But Buker’s rollercoaster ride was far from over. And this time the tracks took another nosedive.
Three weeks after saying, ‘I do,’” Buker miscarried.
Again, clouds had blotted out a ray of sunshine during this stormy period of her life.
Always trying to see the glass as half full, Buker was heartened by the knowledge she could get pregnant — and did, again, in April of the following year (2003). When it was clear she was going to keep this baby, a son she and her husband would name Grayson, Buker turned her attention to how she’d feed her first-born.
She knew that breast milk was the most natural and nutritious thing she could give her child, but didn’t have a way of providing it herself.
“I was at a point where, ‘How am I going to breast feed, because I don’t have any nipples?’” she said.
One of her mom’s friends, a lactation consultant, told her about seven facilities nationwide that store and sell surplus mother’s milk for parents unable to produce their own. Buker immediately looked into her chances of making some withdrawals, but at $3.25 an ounce, she knew it was out of her price range. Her health insurance company had denied her coverage for the milk purchases, stating it “wasn’t considered medically necessary.”
So Buker faced paying for the mom’s milk on her own dime. And considering a healthy, growing baby can consume around 32 ounces daily, she was looking at a tab of more than $17,000 for a six-month supply.
Undaunted, she launched a (now-defunct) website called “feedmybaby.com” that featured her story and a request for donations to pay for a three-week supply of mother’s milk.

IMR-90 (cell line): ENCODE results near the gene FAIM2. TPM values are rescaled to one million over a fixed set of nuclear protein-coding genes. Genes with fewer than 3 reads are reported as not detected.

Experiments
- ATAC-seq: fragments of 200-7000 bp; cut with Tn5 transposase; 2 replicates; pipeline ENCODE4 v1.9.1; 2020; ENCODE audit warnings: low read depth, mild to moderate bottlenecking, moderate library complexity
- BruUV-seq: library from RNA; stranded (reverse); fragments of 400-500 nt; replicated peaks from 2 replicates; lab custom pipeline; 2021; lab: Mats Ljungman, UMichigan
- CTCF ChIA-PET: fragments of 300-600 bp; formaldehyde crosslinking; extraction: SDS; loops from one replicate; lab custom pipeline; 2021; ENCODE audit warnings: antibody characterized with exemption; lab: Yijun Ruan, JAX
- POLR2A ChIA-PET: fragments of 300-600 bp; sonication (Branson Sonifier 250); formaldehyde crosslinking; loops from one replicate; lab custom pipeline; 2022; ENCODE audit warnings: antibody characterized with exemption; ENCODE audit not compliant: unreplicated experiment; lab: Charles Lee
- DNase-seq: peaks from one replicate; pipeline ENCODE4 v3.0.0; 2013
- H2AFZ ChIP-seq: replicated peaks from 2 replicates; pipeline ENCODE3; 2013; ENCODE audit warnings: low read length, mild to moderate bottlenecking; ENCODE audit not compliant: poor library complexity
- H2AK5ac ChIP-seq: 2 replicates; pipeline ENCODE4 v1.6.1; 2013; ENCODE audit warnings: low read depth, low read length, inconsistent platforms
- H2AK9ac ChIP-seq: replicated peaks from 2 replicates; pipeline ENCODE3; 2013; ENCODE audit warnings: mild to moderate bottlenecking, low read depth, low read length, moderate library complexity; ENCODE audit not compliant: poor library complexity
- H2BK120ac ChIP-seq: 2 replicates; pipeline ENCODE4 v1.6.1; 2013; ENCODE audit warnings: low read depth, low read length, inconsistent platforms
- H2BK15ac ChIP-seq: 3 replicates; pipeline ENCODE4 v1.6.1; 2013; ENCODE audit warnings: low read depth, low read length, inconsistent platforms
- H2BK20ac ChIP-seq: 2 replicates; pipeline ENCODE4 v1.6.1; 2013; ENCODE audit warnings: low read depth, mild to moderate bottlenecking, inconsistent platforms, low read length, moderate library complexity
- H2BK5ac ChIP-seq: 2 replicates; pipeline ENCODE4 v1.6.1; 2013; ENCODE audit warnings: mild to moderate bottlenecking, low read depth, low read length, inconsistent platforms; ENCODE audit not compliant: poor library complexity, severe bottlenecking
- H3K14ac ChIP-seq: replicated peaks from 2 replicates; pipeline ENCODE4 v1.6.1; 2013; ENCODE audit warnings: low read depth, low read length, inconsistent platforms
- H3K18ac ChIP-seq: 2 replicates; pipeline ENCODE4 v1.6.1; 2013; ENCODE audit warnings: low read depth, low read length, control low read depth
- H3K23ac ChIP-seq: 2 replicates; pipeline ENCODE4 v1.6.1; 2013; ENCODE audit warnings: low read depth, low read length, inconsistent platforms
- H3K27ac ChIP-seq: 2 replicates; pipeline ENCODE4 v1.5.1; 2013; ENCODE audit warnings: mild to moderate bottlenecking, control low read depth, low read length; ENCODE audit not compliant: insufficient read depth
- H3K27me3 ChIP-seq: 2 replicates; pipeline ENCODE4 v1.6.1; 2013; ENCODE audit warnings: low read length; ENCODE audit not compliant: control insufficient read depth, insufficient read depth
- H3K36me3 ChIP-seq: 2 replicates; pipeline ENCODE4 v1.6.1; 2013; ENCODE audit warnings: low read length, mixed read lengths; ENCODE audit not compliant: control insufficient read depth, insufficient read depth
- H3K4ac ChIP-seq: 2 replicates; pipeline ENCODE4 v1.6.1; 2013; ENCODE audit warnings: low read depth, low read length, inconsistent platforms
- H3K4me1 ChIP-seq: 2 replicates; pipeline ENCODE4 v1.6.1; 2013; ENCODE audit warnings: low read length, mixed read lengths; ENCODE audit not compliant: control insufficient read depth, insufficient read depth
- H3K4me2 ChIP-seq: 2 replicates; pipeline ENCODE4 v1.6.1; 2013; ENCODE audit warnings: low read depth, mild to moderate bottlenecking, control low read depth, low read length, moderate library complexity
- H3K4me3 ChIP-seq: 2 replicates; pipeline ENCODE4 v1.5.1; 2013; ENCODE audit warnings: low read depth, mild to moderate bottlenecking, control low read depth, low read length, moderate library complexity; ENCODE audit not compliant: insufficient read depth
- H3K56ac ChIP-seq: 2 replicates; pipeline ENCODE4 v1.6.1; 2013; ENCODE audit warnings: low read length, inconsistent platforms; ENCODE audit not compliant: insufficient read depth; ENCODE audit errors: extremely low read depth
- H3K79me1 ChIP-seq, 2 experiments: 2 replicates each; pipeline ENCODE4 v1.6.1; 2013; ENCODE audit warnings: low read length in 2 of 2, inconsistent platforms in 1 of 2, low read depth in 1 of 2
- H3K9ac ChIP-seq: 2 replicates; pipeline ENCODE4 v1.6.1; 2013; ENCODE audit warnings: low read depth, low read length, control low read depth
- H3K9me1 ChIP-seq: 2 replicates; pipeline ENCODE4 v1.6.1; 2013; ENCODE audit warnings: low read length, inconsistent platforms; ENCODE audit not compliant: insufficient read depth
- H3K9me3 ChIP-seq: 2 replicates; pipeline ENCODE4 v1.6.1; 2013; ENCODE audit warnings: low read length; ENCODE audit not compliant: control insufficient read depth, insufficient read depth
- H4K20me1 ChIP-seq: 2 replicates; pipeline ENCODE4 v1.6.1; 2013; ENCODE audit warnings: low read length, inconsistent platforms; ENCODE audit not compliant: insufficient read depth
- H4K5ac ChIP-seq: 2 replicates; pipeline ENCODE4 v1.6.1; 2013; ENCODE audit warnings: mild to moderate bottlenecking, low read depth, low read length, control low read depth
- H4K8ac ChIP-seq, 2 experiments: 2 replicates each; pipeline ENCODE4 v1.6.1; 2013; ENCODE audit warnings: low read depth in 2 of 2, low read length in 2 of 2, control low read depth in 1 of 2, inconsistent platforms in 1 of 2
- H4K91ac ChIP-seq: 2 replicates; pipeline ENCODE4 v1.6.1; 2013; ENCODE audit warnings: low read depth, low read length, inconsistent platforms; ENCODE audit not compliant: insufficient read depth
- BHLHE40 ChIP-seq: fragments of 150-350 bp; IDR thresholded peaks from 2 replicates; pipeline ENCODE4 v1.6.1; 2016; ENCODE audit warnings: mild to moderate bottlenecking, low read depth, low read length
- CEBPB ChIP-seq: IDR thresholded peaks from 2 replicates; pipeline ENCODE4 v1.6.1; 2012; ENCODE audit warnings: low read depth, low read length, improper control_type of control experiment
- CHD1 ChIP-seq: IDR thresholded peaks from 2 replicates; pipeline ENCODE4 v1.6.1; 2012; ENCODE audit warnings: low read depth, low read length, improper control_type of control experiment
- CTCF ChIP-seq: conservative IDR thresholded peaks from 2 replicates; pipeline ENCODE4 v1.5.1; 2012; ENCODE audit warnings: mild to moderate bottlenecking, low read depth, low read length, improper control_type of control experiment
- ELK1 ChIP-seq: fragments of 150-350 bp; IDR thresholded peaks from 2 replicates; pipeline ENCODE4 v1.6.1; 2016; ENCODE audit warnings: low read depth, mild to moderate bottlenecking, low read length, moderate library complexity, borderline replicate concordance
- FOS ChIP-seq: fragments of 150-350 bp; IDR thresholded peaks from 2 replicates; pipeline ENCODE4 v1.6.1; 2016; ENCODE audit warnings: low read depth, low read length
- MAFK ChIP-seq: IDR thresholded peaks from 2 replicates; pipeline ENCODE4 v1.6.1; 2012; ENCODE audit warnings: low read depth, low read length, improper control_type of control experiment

Her appeal touched hearts throughout the country. She shared her story with newspapers like the Wall Street Journal, People magazine, and TV shows that included “Good Morning America.”
“It just exploded,” Buker said.
The publicity didn’t really translate into a financial windfall. But it did result in many offers of surplus milk from nursing mothers far and wide.
These “milk mommas,” as Buker called them, were more than happy to go through the careful screening process to make sure their milk was appropriate for Grayson. Several donors even covered the costs of packaging the milk in dry ice and sending it to Buker.
“The response was insane,” she said of the milk donations that poured in so steadily, she had to buy a large freezer to store it all. Forty moms ultimately pumped surplus milk into Buker’s supply. One of them was a surrogate mom whose breast milk wasn’t desired by the parents of the child she bore. Another mom came over to personally breastfeed Preston, her second child, born in December of 2004.
“I sat there just next to her, crying tears all over (Preston),” Buker said. “It mattered so much to me; it probably mattered more because I couldn’t do it.”
She’s still friends with a couple of those moms and occasionally visits with them. Buker ended up moving back to Lincoln in 2006.
So abundant was the milk supply that Grayson consumed only breast milk for all but one of his first 52 weeks. The donations continued during Preston’s infancy.
“The generosity of the time and the love to donate milk to another mom that couldn’t (nurse) was truly staggering,” Buker said, wiping tears from her face. “I couldn’t thank them enough.”
Buker, now 47, runs Pro Skin Studio, a Middlebury business that offers a range of dermatological services, like peels, waxing and massage. She wants to help other women battling breast cancer, so her business is donating $16 (a dollar for every year she’s been cancer-free) per 90-minute treatment to the Susan G. Komen Breast Cancer Foundation during the entire month of October, which is National Breast Cancer Awareness Month.
Grayson and Preston are currently on the cusp on 15 and 14 years old, respectively. She hopes the experience of having had milk mommas makes them better husbands and fathers.
“I hope they think about this when they’re dads and that they’re able to support their wives in being able to breastfeed,” Buker said.
Reporter John Flowers is at [email protected].